06/05/2017

Science Blog: Current Research Projects

Text:
Niko Putkinen, Geologist

GTK’s Geologist Niko Putkinen tells in this Science Blog text about his Current Research Projects.

Modern and Ancient Glaciations project

Niko has been collaborating in the utilization of new imagery (LiDAR) to shed new light on the origin of drumlins and megaflutings formed under soft-bedded glaciers. Following his postdoctoral year in the laboratory of Nick Eyles at the Department of Physical and Environmental Sciences, University of Toronto at Scarborough (UTSC) he has continued working with the erodent layer hypothesis (ELH) for the formation of mega-scale glacial lineations (MSGLs). The ELH describes megalineated terrains formed erosionally by an abrasion agent (erodent layer), which is typically a one-metre-thick active wet till layer that erodes the sediment or bedrock below. Maarten Krabbendam from the British Geological Survey (BGS) have previously joined the ELH team in research on mixed and hard-bedded glaciers. Understanding these glacial sedimentation processes has important implications for the mineral exploration of till sheets.

GTK’s ongoing Glacial Dynamics Mapping Programme is closely related to Niko’s scientific research. This project aims to map indicators of glacial dynamics, i.e. different moraine and glaciofluvial landforms, using LiDAR data. At present, a large group of researchers are mapping the numerical raw data across Finland. Simultaneously, a Finnish lithostratigraphical system (Finstrati) is being created that will be linked to geomorphological features. GTK has a significant contribution in this project, but the work is also linked to the research of J.P. Lunkka (U of Oulu) and Tiina Nikarmaa (PhD student, U of Oulu), as well as Joni Mäkinen (U of Turku) and V.P. Salonen (U of Helsinki).

Groundwater geology

Niko is involved in an ongoing project with local communities on the hydrogeological and hydrological characteristics of confined and leaky aquifers that will form the primary municipal drinking water source for the cities of Kurikka and Vaasa in the Pohjanmaa region of western Finland. This is the first large-scale groundwater investigation project on such aquifers in Finland. The groundwater resource exists in a deep ancient river valley that was covered by glacial sediments. Niko is currently evaluating the hydrogeological parameters of hydrogeological units and aquifers by means of long-term high-volume pumping tests. Environmental impacts during pumping are being monitored in a network of nearly 100 groundwater monitoring wells. In this project, Niko is collaborating with numerous GTK researchers, including Miikka Paalijärvi (responsible for water geochemistry), Nina Hendriksson (isotopes), Daniele Pedretti and Jarkko Okkonen (groundwater numerical and flow modelling), as well as Kirsti Korkka-Niemi at the University of Helsinki (responsible for surface water bodies).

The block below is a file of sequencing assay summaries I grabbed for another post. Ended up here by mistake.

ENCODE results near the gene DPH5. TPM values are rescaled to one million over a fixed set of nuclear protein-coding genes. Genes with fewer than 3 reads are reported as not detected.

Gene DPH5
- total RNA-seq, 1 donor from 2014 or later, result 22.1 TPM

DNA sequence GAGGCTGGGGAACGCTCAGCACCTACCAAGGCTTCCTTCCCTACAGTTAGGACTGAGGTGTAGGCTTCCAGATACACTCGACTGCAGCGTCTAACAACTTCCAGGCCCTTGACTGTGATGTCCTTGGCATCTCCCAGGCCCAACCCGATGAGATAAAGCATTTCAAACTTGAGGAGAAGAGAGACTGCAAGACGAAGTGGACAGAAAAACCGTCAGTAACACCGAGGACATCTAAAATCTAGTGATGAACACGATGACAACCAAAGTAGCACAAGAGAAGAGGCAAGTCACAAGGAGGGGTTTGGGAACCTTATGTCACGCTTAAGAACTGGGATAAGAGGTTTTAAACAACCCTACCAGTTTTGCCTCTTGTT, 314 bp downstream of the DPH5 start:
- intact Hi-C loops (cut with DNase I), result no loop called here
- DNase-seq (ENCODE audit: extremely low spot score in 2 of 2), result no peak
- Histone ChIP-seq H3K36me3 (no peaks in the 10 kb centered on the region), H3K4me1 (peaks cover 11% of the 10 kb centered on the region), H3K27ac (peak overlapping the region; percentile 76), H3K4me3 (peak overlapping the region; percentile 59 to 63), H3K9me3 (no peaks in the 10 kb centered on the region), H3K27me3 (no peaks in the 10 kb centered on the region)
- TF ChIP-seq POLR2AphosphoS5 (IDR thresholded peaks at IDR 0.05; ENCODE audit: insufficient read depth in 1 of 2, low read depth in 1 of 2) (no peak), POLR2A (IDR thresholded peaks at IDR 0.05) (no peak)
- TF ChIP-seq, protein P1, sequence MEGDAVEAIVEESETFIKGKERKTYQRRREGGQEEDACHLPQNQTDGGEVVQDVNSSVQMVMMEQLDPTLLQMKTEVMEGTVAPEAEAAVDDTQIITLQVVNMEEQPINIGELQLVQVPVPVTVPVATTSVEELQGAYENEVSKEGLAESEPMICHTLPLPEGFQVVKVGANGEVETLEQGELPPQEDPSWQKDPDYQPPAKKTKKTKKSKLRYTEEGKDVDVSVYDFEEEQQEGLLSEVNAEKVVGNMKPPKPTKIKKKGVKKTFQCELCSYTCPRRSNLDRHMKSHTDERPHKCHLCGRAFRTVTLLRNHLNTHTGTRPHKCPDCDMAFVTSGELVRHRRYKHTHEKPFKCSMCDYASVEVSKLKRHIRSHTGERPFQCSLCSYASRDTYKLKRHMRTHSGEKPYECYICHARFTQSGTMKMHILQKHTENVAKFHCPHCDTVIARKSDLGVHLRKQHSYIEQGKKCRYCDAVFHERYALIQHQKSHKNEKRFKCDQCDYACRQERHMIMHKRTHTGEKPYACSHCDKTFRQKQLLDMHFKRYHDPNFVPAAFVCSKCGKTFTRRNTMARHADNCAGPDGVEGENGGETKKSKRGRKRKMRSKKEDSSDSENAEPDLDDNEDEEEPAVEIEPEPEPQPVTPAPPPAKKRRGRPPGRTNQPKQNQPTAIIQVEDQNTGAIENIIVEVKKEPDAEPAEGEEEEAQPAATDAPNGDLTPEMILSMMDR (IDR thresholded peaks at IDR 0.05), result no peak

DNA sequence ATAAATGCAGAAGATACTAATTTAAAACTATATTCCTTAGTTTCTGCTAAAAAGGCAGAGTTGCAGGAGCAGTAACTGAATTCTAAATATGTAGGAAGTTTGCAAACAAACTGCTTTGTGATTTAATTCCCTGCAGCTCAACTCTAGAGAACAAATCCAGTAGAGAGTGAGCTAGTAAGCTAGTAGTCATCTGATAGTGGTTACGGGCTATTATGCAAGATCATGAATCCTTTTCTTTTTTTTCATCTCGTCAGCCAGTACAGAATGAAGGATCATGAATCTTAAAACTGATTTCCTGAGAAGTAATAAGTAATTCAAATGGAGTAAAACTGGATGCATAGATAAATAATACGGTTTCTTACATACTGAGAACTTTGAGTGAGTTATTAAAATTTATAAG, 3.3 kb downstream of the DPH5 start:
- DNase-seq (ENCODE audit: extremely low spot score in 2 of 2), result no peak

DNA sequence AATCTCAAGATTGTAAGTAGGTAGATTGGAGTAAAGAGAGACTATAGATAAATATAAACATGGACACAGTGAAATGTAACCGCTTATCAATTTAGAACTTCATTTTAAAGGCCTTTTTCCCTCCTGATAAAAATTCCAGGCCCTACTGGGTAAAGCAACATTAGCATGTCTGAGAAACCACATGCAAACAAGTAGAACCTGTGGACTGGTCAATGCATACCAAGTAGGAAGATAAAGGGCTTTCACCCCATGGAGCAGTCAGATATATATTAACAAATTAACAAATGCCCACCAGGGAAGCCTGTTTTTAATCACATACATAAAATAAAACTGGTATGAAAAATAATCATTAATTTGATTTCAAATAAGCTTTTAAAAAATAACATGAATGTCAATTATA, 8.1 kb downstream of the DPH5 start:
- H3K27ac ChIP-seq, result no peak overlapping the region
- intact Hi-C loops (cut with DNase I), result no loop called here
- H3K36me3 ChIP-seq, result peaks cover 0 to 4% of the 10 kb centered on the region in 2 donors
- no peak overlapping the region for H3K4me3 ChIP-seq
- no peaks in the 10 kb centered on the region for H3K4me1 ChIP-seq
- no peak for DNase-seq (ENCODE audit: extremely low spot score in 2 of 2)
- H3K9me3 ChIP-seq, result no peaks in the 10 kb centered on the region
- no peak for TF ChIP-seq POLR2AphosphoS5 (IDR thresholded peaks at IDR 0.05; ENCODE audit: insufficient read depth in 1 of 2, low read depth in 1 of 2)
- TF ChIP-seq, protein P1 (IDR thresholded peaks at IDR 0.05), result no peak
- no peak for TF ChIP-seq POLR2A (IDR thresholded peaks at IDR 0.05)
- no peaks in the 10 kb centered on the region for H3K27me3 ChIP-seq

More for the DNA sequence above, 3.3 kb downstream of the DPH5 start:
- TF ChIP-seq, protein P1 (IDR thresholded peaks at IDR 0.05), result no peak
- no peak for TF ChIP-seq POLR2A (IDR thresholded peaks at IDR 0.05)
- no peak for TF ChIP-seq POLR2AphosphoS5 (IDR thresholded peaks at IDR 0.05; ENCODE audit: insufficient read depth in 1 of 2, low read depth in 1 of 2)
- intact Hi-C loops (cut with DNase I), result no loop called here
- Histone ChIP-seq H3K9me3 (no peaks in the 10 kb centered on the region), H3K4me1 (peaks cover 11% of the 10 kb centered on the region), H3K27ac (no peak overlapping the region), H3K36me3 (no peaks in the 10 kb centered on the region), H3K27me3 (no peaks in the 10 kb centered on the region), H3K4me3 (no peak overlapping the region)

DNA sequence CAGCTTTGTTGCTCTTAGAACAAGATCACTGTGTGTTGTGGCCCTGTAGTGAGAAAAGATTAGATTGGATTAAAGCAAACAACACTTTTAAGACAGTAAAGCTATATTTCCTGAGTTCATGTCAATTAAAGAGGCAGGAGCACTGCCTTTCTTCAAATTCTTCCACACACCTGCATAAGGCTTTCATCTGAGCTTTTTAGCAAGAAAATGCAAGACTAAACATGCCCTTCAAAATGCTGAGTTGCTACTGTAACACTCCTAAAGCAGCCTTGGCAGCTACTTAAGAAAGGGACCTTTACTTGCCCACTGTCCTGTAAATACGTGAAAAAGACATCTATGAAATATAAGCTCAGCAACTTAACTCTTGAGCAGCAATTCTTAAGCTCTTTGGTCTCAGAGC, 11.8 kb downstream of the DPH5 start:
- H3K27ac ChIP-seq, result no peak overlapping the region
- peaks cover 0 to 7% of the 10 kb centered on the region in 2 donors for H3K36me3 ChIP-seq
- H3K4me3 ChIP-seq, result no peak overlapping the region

Younger Dryas palaeoenvironments of Fennoscandia

Niko continues to work with Juha-Pekka Lunkka (U of Oulu) on the impact of the Younger Dryas climate shift on the glacier fluctuations of the Scandinavian Ice Sheet and on the variation in the level of the Baltic and White Sea ice lakes in Scandinavia and NW Russia during the course of the Weichselian deglaciation.

Simplified model for subglacial streamlined bedforms where a thin ‘erodent layer’ of deforming diamictic debris is swept across the substrate. Substrate heterogeneity results in higher-standing remnant ‘islands’ of stiffer bed material or former topographic highs that protrude through the thin erodent layer. The streamlined unconformity surface is progressively lowered and bedforms evolve from large (drumlins) to long (megaridges) bedforms with increased ice velocity as a consequence of cloning.
Niko Putkinen

Text: Niko Putkinen

Niko Putkinen (PhD) is a glacial sedimentologist in the Groundwater Unit at GTK. His current research interests are in glacial sedimentology and processes and their application in groundwater geology. Niko has spent years of his career in field research and is still impressed by the variety of sediments and deposits that were laid down by the fascinating power of the ancient continental ice sheet that repeatedly covered large areas of the Northern Hemisphere.